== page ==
Rethinking about this film, this is a musical that goes perfectly with the sub-genre of musicals I have given a name to called 'The Bohemian Musical'. Basically, the plot is simple: random people meet up, they start fighting for a cause, and it ends either in tragedy or in a very bitter sweet format. Musicals that come to mind include the formally mentioned Moulin Rouge! and Rent. But with 'Across The Universe', it takes this structure in a way that is new, fresh, and beyond fun to watch.

Okay, to get this out of the way: this is a Beatles musical that is perfect for those that want to know about why The Beatles were so good, the impact it has left, and a sample of the timelessness of the music that was made over the period of eight years by four young men from Liverpool. Now, as a Beatles fan, I adore this film. As a film fan, this is a flawed film at times. But, the flaws this film does have (like the slow pacing, kind of wooden characters, cliches) can be excused by how gorgeous this film is.
Super Reviewer
May 23, 2012
Pretty much the only thing I loved about this was the music and a couple of the dance scenes. Evan Rachel Wood and Joe Anderson gave good performances, and it does give off some important messages about world peace and war however I just felt it was a waste of time. The whole way through I was thinking 'why?'. It didn't really affect me too much and whilst the ending was good and unconventional, it dragged on too long and left me feeling like I'd wasted my time. Only for Beatles fans I think!
Super Reviewer
September 13, 2007
Amazing film. Just the whole concept of crafting a film based around the songs of The Beatles, and having characters named after characters from their songs seems really cool and unique to me. There's shades of autobiographical stuff in here, but it's mostly about capturing the 60s through the music of that decade's (probably) most representative band.

Essentialyl it's the story of a Brit named Jude who comes to the States, becoems friends with a guy named Max, and falls in love with his suster, all the while experienceing many of the highs and lows that went on such as VIetnam, war protests, the counterculture, and what not.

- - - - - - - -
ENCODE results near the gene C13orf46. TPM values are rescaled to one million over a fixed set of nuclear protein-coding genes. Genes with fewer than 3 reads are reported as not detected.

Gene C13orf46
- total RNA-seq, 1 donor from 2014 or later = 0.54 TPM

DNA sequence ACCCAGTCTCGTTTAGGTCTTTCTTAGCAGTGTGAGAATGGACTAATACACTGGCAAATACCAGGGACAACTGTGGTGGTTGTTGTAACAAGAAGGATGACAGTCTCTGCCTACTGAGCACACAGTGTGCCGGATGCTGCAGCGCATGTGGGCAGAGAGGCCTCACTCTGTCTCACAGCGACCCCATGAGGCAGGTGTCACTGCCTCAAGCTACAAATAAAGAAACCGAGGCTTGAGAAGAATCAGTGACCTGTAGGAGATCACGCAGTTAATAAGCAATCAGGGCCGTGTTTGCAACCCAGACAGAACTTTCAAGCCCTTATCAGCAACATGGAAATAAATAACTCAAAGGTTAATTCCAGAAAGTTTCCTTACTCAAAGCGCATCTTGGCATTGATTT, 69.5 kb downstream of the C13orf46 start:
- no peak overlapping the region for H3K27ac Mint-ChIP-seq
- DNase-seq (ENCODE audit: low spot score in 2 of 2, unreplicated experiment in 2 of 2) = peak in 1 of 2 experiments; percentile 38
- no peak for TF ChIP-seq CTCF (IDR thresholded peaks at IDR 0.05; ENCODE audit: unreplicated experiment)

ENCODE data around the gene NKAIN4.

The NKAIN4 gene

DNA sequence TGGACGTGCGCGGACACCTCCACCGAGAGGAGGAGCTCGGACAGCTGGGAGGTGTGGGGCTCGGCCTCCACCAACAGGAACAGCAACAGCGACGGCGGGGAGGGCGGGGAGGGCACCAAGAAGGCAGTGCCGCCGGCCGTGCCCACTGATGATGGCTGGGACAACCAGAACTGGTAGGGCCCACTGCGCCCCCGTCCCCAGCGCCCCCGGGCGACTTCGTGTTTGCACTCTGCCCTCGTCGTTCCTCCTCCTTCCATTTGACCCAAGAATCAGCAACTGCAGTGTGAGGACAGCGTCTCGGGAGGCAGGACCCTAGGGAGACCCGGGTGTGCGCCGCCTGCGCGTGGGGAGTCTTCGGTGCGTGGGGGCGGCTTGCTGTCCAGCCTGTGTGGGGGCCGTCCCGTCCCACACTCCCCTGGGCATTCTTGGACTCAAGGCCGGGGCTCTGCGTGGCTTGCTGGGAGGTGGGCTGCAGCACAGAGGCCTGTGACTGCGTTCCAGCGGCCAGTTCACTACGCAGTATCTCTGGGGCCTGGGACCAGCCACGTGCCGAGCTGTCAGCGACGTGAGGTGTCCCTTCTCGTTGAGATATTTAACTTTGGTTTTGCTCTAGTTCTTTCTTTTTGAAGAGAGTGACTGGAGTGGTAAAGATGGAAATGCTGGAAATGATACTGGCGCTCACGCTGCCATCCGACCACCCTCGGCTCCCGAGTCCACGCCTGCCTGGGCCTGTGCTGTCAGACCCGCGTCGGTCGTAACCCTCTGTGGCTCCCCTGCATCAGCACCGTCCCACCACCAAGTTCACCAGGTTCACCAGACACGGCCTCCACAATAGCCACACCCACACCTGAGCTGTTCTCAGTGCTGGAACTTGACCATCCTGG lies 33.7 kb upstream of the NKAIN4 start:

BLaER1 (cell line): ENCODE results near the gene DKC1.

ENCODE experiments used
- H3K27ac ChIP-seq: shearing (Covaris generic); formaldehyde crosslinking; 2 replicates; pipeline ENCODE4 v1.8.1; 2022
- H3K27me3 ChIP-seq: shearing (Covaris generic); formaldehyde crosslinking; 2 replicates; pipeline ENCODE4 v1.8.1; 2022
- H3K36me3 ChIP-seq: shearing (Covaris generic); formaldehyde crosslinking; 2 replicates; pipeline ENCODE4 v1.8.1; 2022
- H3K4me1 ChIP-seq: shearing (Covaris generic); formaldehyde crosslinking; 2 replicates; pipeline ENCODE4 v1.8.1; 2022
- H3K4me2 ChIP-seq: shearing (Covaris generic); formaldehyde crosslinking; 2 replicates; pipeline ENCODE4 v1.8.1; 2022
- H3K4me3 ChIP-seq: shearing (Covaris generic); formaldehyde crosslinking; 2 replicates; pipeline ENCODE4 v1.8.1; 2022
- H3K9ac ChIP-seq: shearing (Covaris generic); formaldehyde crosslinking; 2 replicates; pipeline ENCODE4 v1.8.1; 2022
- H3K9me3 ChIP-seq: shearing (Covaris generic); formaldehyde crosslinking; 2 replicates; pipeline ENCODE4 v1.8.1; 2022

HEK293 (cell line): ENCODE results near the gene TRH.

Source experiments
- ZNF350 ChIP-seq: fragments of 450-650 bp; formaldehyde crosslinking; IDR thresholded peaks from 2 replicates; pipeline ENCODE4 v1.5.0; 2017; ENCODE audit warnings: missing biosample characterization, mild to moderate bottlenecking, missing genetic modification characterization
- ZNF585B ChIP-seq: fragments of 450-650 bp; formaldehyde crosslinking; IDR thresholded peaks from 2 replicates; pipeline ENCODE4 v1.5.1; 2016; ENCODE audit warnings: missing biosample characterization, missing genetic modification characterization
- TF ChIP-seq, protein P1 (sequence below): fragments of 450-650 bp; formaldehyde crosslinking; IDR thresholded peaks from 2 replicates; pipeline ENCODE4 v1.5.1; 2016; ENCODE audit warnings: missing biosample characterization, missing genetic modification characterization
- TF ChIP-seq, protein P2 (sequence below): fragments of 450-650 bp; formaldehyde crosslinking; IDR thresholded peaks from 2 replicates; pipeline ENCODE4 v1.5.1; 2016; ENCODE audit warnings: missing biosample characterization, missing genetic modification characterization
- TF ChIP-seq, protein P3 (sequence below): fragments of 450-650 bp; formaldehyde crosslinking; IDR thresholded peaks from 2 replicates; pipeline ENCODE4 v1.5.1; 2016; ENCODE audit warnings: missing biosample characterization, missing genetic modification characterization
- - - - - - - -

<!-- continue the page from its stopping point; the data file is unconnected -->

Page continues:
Ordinarily the story wouldn't be that impressive, as a musical or not, but the way this film is done, mostly thanks to Julie Taymor's brilliant visionary directing (some incredible artsy sequences) and some great renditions of classic Beatles tunes (complete with many injokes and references throughout in general) make this truly something special.

You don't HAVE to be a Beatles fan to enjoy this, but it would certainly help. As long as you can appreciate the music and the time period, and don't mind lots of musical numbers (some of them very trippy and surreal), you should be fine.
Super Reviewer
May 3, 2011
Good acting and an interesting concept, but the plot was dreadful, drawn out and I just plain found myself bored.
Super Reviewer
½ June 2, 2011
A musically and visually enticing experience, ATU is a simple classical romance of two young lovers set in the 1960's told through a mosaic of beautifully choreographed performances.

If you don't appreciate the music and art, then you're watching the wrong film.
Super Reviewer
April 10, 2011